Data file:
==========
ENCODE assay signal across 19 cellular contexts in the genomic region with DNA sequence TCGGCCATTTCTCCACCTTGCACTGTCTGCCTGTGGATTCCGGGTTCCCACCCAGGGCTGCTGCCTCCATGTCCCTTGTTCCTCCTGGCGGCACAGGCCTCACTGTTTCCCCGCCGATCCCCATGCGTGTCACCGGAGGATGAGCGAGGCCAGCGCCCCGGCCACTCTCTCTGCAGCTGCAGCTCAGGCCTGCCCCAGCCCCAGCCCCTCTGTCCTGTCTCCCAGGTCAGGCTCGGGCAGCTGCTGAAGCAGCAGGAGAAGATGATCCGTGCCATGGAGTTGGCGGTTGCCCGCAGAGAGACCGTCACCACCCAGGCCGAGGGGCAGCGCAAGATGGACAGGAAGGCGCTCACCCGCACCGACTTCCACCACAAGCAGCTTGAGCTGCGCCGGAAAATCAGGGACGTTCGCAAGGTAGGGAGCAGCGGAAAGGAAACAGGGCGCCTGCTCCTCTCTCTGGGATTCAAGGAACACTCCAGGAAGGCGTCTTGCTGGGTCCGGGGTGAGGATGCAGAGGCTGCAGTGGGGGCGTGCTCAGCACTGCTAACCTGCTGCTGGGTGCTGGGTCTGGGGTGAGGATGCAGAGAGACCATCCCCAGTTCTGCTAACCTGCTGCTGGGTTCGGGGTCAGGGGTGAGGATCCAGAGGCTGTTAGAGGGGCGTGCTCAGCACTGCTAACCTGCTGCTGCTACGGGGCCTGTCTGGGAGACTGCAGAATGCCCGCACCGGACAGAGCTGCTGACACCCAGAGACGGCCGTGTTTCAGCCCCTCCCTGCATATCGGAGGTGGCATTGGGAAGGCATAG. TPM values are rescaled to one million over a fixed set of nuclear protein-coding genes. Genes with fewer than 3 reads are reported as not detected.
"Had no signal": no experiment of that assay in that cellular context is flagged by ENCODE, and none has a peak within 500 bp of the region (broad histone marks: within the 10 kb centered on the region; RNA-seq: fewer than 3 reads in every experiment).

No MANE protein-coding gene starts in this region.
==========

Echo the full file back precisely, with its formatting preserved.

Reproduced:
ENCODE assay signal across 19 cellular contexts in the genomic region with DNA sequence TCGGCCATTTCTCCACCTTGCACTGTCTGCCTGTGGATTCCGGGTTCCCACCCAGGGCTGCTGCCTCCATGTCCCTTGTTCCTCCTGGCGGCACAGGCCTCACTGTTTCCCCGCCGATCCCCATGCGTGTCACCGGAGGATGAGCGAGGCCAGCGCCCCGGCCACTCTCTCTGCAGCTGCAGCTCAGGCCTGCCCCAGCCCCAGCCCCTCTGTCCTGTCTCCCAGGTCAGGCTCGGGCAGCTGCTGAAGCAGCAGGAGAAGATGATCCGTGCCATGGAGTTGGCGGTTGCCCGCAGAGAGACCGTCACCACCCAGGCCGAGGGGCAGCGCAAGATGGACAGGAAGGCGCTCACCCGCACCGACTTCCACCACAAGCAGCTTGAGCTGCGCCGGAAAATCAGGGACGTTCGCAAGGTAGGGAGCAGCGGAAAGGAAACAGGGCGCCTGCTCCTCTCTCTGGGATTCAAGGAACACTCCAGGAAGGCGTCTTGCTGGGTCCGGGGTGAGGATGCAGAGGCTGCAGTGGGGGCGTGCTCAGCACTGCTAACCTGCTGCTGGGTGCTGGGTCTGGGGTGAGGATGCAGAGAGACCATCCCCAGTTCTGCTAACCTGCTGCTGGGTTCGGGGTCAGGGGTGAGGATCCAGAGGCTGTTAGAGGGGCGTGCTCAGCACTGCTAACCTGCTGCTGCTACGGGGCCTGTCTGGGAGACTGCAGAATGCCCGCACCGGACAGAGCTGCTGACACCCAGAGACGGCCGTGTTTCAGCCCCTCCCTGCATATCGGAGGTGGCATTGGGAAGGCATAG. TPM values are rescaled to one million over a fixed set of nuclear protein-coding genes. Genes with fewer than 3 reads are reported as not detected.
"Had no signal": no experiment of that assay in that cellular context is flagged by ENCODE, and none has a peak within 500 bp of the region (broad histone marks: within the 10 kb centered on the region; RNA-seq: fewer than 3 reads in every experiment).

No MANE protein-coding gene starts in this region.